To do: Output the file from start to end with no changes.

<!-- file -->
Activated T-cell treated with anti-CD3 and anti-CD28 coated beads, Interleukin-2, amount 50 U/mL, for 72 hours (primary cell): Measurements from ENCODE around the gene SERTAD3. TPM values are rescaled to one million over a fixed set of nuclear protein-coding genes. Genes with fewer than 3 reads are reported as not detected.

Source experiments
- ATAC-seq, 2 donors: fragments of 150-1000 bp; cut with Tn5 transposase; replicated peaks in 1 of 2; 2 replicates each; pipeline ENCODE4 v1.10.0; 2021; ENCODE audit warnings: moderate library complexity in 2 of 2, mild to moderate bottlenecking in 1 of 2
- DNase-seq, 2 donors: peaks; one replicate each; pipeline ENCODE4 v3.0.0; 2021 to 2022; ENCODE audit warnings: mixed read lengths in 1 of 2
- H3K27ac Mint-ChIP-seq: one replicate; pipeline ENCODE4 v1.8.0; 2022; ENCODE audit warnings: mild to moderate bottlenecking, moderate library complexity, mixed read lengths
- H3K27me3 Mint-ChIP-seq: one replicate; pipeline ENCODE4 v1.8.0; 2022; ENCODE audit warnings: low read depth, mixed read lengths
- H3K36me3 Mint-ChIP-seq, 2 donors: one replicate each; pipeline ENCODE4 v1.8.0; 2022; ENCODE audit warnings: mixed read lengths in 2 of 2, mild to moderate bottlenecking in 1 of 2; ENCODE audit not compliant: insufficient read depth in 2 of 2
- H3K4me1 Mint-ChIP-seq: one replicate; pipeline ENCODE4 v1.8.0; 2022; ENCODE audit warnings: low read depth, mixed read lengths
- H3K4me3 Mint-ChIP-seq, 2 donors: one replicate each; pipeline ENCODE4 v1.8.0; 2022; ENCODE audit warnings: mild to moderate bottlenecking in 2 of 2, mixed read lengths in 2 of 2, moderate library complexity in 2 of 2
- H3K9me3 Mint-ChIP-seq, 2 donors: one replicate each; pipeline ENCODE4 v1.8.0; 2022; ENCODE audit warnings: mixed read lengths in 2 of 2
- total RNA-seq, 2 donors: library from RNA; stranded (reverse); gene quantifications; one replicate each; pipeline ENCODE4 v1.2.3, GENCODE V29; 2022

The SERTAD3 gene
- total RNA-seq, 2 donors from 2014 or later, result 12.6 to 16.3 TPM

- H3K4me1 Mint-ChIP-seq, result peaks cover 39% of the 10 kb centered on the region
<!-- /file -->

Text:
Activated T-cell treated with anti-CD3 and anti-CD28 coated beads, Interleukin-2, amount 50 U/mL, for 72 hours (primary cell): Measurements from ENCODE around the gene SERTAD3. TPM values are rescaled to one million over a fixed set of nuclear protein-coding genes. Genes with fewer than 3 reads are reported as not detected.

Source experiments
- ATAC-seq, 2 donors: fragments of 150-1000 bp; cut with Tn5 transposase; replicated peaks in 1 of 2; 2 replicates each; pipeline ENCODE4 v1.10.0; 2021; ENCODE audit warnings: moderate library complexity in 2 of 2, mild to moderate bottlenecking in 1 of 2
- DNase-seq, 2 donors: peaks; one replicate each; pipeline ENCODE4 v3.0.0; 2021 to 2022; ENCODE audit warnings: mixed read lengths in 1 of 2
- H3K27ac Mint-ChIP-seq: one replicate; pipeline ENCODE4 v1.8.0; 2022; ENCODE audit warnings: mild to moderate bottlenecking, moderate library complexity, mixed read lengths
- H3K27me3 Mint-ChIP-seq: one replicate; pipeline ENCODE4 v1.8.0; 2022; ENCODE audit warnings: low read depth, mixed read lengths
- H3K36me3 Mint-ChIP-seq, 2 donors: one replicate each; pipeline ENCODE4 v1.8.0; 2022; ENCODE audit warnings: mixed read lengths in 2 of 2, mild to moderate bottlenecking in 1 of 2; ENCODE audit not compliant: insufficient read depth in 2 of 2
- H3K4me1 Mint-ChIP-seq: one replicate; pipeline ENCODE4 v1.8.0; 2022; ENCODE audit warnings: low read depth, mixed read lengths
- H3K4me3 Mint-ChIP-seq, 2 donors: one replicate each; pipeline ENCODE4 v1.8.0; 2022; ENCODE audit warnings: mild to moderate bottlenecking in 2 of 2, mixed read lengths in 2 of 2, moderate library complexity in 2 of 2
- H3K9me3 Mint-ChIP-seq, 2 donors: one replicate each; pipeline ENCODE4 v1.8.0; 2022; ENCODE audit warnings: mixed read lengths in 2 of 2
- total RNA-seq, 2 donors: library from RNA; stranded (reverse); gene quantifications; one replicate each; pipeline ENCODE4 v1.2.3, GENCODE V29; 2022

The SERTAD3 gene
- total RNA-seq, 2 donors from 2014 or later, result 12.6 to 16.3 TPM

- H3K4me1 Mint-ChIP-seq, result peaks cover 39% of the 10 kb centered on the region